Polyphenol content and antioxidant activity of maqui (Aristotelia chilensis Molina Stuntz) during fruit development and maturation in Central Chile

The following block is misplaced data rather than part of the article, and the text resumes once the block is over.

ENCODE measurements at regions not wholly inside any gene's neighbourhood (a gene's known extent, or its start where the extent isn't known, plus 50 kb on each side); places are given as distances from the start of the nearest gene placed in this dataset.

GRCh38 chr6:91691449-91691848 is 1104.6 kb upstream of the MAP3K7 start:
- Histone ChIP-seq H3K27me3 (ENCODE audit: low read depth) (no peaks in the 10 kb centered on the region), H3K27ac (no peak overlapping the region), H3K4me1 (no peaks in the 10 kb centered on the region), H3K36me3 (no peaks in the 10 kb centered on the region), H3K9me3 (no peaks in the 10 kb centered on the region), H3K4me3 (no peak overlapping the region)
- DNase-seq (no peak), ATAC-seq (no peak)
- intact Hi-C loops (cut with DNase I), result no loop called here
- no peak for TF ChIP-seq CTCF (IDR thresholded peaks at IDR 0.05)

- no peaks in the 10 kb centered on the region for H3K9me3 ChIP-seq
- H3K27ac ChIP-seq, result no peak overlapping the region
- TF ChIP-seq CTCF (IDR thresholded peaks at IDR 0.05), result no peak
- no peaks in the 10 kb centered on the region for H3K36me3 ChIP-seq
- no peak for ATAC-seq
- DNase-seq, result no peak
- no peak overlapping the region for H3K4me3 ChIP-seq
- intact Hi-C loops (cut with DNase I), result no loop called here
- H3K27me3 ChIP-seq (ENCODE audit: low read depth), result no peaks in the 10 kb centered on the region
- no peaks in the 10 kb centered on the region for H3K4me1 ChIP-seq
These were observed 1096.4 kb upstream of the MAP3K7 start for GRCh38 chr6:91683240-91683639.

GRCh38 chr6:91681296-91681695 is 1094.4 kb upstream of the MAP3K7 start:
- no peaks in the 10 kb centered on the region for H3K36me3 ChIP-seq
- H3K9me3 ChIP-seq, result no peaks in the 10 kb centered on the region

Maqui (Aristotelia chilensis Molina Stuntz, Elaeocarpaceae) is a Chilean native species which produces small berries that are mainly collected from the wild. The health benefits of maqui fruit are attributed to their high polyphenol content as well as their wide variety of anthocyanins and flavonols. One of the main factors that affect the polyphenol content in fruit is the maturity stage at harvest. The objective of this study was to determine total phenol and total anthocyanin content and antioxidant activity (by ferric reducing ability of plasma FRAP assay) of maqui fruits harvested at different fruit maturity stages from two wild populations located in Central Chile. Each maturity stage was determined by days from fruit set, berry size, and soluble solids. Total phenol content declined while total anthocyanin content increased from the green to light red stage. Nevertheless, both total phenol and anthocyanin content increased from the light red to dark purple stage. The highest anthocyanin content and antioxidant activity was found in the late maturity stage (dark purple). The results show that ripening in maqui fruit can be expected with 1100 growing degree-days (91 d after fruit set) in Central Chile. At this moment of harvest, fruits with 18-19 °Brix have the highest anthocyanin content and antioxidant activity (FRAP). This study constitutes the first advances in the understanding of maqui fruit ripening and corresponding antioxidant activity.